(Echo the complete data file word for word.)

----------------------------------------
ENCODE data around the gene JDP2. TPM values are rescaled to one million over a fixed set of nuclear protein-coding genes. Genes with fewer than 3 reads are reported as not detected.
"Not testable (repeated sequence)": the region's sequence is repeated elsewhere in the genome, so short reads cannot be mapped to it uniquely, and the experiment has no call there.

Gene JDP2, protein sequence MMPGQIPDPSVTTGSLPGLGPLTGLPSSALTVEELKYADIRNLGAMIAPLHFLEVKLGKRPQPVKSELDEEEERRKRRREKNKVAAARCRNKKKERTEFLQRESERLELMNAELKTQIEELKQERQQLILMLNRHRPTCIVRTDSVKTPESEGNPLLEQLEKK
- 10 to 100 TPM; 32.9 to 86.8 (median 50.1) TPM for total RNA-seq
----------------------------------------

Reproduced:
ENCODE data around the gene JDP2. TPM values are rescaled to one million over a fixed set of nuclear protein-coding genes. Genes with fewer than 3 reads are reported as not detected.
"Not testable (repeated sequence)": the region's sequence is repeated elsewhere in the genome, so short reads cannot be mapped to it uniquely, and the experiment has no call there.

Gene JDP2, protein sequence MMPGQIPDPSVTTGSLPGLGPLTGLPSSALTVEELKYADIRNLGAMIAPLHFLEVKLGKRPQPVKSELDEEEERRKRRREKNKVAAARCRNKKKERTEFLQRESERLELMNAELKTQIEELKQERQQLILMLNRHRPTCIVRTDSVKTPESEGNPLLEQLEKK
- 10 to 100 TPM; 32.9 to 86.8 (median 50.1) TPM for total RNA-seq